- Until race day, July 4, 2013, at 6:30 a.m., I was unsure whether I was going to participate. After days of 80-100 percent chances of rain, and even more predicated, I was not excited about traveling 6.2 miles down a rain-soaked road with tens of thousands of my “closest” friends. Amazingly, the rain cleared for about three hours—plenty of time to make it from Lenox Mall to Piedmont Park.
- Zero. The number of weeks or days or even minutes that I trained for this year’s race. I do distinctly remember telling my husband in February that I was going to really train this year and run the whole thing, not just walk and jog. I crack myself up!
- This year marked a personal record finish time. Based on the previous point, you probably think my personal record was a personal WORST. You’d be wrong. Without one ounce of training, I used Jeff Galloway’s walk/run method (walk for one minute/run for one minute), the entire way and came in within a minute and a half of my goal time.
- This was the first time I’ve participated in the PRR as a loner. In previous years, I’ve walked with friends. This year, those friends were either out of town or had recently become new parents. My husband participated with me last year, but didn’t choose a repeat performance. Alone, I was much more interested in connecting with others along the route, creating a shared experience. I was also much more vocal with volunteers and safety personnel, thanking them along the way and appreciating their service.
- My husband is the greatest husband in all the world. He thinks I make a bigger deal of it than it is, but he was so sweet to support me—even in my reluctance—at this year’s race. He was up at 6:30, had me out the door by 7. Drove me as close as possible to my start wave. Then drove 6 miles—in traffic that took him 45 minutes—to within a block of the finisher exit. On top of all that, he’d gotten me a bottle of chocolate milk—which we all know is the best recovery drink after working out.
- As a July 4 event, the PRR is a showcase of patriotism—or not. Sadly, I noticed the trending term ’Murica or ’Merica—which I find to be condescending and disrespectful—on more than a few T-shirts of participants. This made me wonder if there’s a “depatriotizing” of America happening.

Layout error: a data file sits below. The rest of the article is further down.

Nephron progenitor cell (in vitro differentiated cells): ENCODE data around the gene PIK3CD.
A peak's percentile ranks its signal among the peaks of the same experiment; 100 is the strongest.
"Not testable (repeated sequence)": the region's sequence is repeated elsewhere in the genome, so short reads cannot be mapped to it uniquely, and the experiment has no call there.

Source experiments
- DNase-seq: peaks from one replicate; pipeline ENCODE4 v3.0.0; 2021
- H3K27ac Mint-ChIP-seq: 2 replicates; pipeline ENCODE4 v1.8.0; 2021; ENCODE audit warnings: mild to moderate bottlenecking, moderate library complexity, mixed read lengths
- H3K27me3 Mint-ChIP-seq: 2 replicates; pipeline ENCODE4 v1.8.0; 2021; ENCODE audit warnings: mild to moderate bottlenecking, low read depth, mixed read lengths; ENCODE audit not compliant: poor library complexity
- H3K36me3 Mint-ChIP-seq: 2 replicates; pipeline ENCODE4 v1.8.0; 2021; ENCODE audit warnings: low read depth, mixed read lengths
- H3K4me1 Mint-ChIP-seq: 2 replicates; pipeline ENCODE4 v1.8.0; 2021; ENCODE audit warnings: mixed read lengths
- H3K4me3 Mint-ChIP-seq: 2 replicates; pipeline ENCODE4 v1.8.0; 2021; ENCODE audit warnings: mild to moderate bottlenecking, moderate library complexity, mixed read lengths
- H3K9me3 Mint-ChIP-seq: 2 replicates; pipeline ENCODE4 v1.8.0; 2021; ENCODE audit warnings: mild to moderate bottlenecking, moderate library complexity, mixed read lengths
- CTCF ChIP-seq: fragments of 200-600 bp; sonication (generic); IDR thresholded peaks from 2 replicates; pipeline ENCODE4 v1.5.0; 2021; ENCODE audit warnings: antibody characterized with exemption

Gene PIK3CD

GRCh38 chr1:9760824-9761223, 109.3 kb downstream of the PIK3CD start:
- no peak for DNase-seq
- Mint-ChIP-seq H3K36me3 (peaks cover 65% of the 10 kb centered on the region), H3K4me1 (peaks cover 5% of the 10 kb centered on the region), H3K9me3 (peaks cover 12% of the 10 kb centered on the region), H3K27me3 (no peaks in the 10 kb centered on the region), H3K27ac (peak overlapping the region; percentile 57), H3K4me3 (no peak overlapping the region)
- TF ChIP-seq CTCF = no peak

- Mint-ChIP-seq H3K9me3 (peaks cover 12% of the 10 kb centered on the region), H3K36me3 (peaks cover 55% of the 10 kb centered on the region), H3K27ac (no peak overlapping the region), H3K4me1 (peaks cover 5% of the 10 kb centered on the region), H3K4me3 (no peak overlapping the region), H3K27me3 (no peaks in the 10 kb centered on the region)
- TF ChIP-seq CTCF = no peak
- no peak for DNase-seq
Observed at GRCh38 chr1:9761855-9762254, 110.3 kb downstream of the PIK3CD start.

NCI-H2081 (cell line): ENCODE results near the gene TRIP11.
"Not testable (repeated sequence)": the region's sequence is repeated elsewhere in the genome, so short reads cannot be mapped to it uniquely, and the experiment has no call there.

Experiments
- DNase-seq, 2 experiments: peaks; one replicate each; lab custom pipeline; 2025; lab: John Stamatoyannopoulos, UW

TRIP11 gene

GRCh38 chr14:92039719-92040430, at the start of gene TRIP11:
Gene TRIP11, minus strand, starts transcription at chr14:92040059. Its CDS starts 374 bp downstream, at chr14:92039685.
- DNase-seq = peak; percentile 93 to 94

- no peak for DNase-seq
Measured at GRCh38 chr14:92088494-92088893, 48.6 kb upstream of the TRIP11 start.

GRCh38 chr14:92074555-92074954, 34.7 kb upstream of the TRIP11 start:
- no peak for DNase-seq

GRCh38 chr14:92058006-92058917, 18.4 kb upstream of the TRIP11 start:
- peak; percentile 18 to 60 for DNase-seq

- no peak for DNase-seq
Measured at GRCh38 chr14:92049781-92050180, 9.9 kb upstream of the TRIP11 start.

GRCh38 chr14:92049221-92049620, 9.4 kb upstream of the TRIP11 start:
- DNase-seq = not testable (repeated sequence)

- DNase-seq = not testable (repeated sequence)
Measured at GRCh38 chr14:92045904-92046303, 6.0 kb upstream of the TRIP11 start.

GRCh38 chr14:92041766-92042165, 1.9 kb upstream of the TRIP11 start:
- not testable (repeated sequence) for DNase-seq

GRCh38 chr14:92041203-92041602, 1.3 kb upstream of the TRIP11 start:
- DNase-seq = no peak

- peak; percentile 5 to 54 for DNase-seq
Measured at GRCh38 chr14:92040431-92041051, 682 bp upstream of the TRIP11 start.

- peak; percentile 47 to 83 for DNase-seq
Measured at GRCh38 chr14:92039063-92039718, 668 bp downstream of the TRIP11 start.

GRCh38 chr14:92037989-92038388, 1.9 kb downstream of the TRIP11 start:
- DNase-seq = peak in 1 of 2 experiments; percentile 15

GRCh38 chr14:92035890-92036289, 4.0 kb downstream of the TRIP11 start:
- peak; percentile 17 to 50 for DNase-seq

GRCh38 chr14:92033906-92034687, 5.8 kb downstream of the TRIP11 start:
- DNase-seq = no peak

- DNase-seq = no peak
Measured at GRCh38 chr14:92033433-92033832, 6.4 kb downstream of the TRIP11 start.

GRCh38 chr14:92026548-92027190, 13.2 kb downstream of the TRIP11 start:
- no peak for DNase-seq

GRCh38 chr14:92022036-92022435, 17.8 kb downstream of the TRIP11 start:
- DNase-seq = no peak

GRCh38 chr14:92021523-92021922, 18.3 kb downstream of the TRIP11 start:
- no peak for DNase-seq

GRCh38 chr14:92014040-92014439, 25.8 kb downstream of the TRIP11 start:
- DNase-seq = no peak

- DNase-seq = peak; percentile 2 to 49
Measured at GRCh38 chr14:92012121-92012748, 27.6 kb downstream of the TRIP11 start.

- I think it’s great of Publix to provide SO many snacks and drinks after the race. From bagels, to bananas, to peaches, to pretzels, to Powerade to granola to Grape Fanta, to Coke to cream-filled cookies—Publix nearly provided everything one would need to have a picnic on the Piedmont Park grounds . . . were it not for the mud and impending 100 percent chance of rain. I only wish they’d provide travel-size deodorant sticks! LOL
- The section of the route on 10th Street between Peachtree Road and the finish line is MUCH longer than I remember. And the “bridge” of photographers is a sneaky finish line decoy—you can see it from a distance, thinking you’re almost there! But no! You have a quarter-mile to go!
- I need a red dri-fit T-shirt so that I can represent the University of Georgia Bulldogs! This will be my next running gear purchase!
- 10. It’s two days after the race and I can still hardly walk from the soreness in my legs. That’s what I get for not training! When I returned home on race day, I tried very hard (mentally) to bring myself to sit in an ice bath to aid recovery. The best I could do was to sit in cold tap water. Next time, I will try to work up the courage to add ice. But even the cool water seemed to aid my legs.
Did you run the Peachtree Road Race? How was your experience? Did you achieve a new PR? Tell me about it in the comments!
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